Politics and soccer mingle as World Cup-crazy Mexico heads to polls

Groundswell of support for national team ahead of Brazil match could translate into more votes for insurgent leftist candidate Andres Manuel Lopez Obrador

Supporters of Mexico's presidential candidate Andres Manuel Lopez Obrador at a rally at the Azteca stadium in Mexico City, on June 27, 2018. (AFP PHOTO / RONALDO SCHEMIDT)
Supporters of Mexico's presidential candidate Andres Manuel Lopez Obrador at a rally at the Azteca stadium in Mexico City, on June 27, 2018. (AFP PHOTO / RONALDO SCHEMIDT)

MEXICO CITY, Mexico (AFP) — Whoever wins Mexico’s presidential election Sunday will have to vie for attention with a formidable rival, one that can either stoke the victory party or stamp it out: soccer in Russia.

Just hours after the winner of the presidential race is expected to be known, Mexico will face Brazil in the last 16 of the World Cup, giving the country yet another contest to watch on tenterhooks.

Both the election and the knockout match in the Russian city of Samara could mark a new chapter for the world’s most populous Spanish-speaking country.

In Sunday’s vote, the heavy favorite is the fiery leftist Andres Manuel Lopez Obrador, who looks poised to oust the two parties that have governed Mexico for nearly a century, and who promises a “radical” change in course.

In Monday’s match, the heavy favorites are the five-time champions Brazil, who are lead by the world’s most expensive player, Neymar.

A football fan wearing a mask of Mexican former footballer Luis Alberto Alves -Zague- celebrates after Mexico passed through to the next round of the World Cup, after watching the match between Mexico and Sweden on a screen at the Angel de la Independencia Monument in Mexico City, on June 27, 2018. (AFP / Johan ORDONEZ)

But the Mexicans are daring to hope for the best, after upsetting Germany in their opening match and helping send the reigning champs packing in the group stage.

“The social mood is very positive right now thanks to Mexico’s performance at the World Cup,” said professor Aurelio Collado Torres of the Monterrey Institute of Technology.

Will soccer influence politics? Collado Torres said optimism over the national team “could translate into a larger vote for Lopez Obrador,” who has generated a groundswell of support from poor and working-class Mexicans.

Competing priorities

Once every 12 years, the World Cup and Mexico’s presidential elections coincide.

“Ever time, the question arises over the relative importance of each,” said Felix Fernandez Christileb, a former goalkeeper for the Mexican national team who is now a TV commentator and presenter for Univision Deportes.

“We Mexicans know what’s trivial and what’s important. Politics is getting less and less trivial, and football is getting more and more important,” he joked.

Many Mexicans are holding their breath, for one contest or both.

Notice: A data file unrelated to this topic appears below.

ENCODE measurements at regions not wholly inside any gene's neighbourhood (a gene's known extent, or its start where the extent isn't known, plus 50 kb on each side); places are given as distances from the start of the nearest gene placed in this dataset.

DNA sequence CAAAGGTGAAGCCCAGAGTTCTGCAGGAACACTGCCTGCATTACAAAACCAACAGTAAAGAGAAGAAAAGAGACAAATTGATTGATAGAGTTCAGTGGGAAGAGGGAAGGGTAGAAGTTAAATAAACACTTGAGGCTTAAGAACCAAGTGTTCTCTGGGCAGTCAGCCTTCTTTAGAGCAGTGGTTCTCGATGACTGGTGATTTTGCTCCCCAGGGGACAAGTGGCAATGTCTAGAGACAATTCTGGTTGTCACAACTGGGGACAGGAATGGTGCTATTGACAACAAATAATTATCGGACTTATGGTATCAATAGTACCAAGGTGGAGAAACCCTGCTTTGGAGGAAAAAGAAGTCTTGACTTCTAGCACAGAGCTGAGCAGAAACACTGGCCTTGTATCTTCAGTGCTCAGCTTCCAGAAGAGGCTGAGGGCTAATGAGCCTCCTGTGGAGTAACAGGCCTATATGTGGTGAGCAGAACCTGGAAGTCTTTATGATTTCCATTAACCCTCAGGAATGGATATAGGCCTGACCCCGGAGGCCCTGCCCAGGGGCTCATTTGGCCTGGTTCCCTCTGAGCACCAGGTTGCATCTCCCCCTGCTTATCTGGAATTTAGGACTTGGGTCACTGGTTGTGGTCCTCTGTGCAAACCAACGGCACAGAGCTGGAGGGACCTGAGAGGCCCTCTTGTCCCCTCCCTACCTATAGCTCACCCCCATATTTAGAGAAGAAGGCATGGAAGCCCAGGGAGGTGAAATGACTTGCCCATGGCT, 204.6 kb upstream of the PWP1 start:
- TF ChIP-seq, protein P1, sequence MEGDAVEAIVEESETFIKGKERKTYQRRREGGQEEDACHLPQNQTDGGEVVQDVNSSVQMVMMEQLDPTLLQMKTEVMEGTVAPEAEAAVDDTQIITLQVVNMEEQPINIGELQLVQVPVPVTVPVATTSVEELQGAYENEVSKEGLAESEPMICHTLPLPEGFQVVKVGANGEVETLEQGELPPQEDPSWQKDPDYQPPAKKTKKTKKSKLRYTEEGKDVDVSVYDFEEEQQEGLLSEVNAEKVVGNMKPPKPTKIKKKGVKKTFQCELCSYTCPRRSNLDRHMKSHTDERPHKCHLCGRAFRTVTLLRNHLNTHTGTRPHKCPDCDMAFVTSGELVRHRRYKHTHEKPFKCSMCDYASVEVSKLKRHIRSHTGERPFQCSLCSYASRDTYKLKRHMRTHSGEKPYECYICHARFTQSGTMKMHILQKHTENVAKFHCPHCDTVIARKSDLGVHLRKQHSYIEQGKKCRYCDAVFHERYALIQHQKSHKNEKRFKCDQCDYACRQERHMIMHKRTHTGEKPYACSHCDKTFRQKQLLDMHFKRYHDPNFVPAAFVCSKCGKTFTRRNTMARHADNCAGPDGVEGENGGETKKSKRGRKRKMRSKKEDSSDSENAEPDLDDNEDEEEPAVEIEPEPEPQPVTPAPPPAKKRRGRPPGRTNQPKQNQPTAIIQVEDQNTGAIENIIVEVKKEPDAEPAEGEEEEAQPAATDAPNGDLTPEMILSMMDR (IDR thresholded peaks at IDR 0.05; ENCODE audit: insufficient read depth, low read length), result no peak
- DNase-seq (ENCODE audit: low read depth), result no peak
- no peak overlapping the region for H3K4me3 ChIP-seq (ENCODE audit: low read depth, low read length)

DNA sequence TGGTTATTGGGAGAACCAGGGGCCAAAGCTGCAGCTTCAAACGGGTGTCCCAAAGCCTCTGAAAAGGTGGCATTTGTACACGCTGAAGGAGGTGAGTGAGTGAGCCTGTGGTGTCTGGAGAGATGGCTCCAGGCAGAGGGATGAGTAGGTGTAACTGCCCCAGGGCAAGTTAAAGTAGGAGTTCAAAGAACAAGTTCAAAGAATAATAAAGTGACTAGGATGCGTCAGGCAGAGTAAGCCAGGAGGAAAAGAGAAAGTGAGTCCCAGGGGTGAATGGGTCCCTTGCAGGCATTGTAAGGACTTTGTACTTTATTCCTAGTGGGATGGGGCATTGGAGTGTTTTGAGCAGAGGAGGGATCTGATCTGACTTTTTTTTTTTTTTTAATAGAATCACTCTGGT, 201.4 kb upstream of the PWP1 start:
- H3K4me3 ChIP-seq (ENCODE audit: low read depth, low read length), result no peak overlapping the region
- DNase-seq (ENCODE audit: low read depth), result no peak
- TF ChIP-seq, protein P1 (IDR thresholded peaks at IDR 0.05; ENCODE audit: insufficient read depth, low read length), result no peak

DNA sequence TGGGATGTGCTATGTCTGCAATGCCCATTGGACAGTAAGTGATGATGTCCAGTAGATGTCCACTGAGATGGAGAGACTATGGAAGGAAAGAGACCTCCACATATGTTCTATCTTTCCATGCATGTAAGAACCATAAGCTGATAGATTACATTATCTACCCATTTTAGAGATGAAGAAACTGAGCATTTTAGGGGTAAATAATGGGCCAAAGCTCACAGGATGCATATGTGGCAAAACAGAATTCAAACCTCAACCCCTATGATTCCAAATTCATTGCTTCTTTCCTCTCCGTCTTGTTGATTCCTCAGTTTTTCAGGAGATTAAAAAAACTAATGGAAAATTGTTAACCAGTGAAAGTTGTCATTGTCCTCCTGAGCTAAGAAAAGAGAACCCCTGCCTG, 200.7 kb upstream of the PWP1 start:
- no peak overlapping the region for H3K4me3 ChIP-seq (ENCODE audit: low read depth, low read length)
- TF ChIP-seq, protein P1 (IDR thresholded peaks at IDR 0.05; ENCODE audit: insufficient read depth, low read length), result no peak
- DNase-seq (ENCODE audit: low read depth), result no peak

Mexico’s presidential candidate Andres Manuel Lopez Obrador at the Azteca stadium in Mexico City, on June 27, 2018.

That is the case for Miguel Diaz, a 52-year-old sales clerk who has been rooting for two-time presidential runner-up Lopez Obrador to win the presidency for years.

He is a soccer fan, too, but argues that a Lopez Obrador victory over his top rivals — Ricardo Anaya of the conservative National Action Party (PAN) and Jose Antonio Meade of the ruling Institutional Revolutionary Party (PRI) — would be the more important event.

“The football match is one day, the political outcome will last six years,” Diaz said.

“A victory for Andres Manuel Lopez Obrador is the most important thing that could happen to Mexico.”

Not everyone agrees.

“People have no idea what’s going to happen in this country. They think a leftist president can save Mexico,” said a 56-year-old man, declining to give his name, as he purchased US dollars at a Mexico City exchange house.

He wanted a safe currency, he said, because he fears what could happen after the elections.

(L to R) Mexico’s presidential candidates Andres Manuel Lopez Obrador, Ricardo Anaya, Jose Antonio Meade, and independent candidate Jaime “The Bronco” Rodriguez Calderon are seen in undated file pictures from 2018. (AFP)

Still, he was finding time to focus on soccer.

“The World Cup is a religion, there’s nothing more important,” he said.

Politics and soccer also intertwined on Wednesday, the last day of the campaign and Mexico’s final group stage match.

Hours after Mexico made it through to the last 16 — despite losing 3-0 to Sweden that day — Lopez Obrador held his final campaign rally in one of the legendary venues of Mexican football: Azteca stadium.

Mexico’s Hirving Lozano, center, celebrates scoring his side’s opening goal during a match against Germany at the 2018 soccer World Cup in the Luzhniki Stadium in Moscow, Russia, June 17, 2018. (Antonio Calanni/AP)

“We’re going to win, but our victory has to be overwhelming,” he shouted to tens of thousands of cheering supporters, standing near the spot where Argentine legend Diego Maradona scored his infamous “hand of God” goal against England in the 1986 World Cup.

But nothing is ever certain, in politics or football.

“What’s worrying is that if Lopez Obrador and Mexico both lose, we’re going to have a lot of problems in this country,” said Collado Torres.

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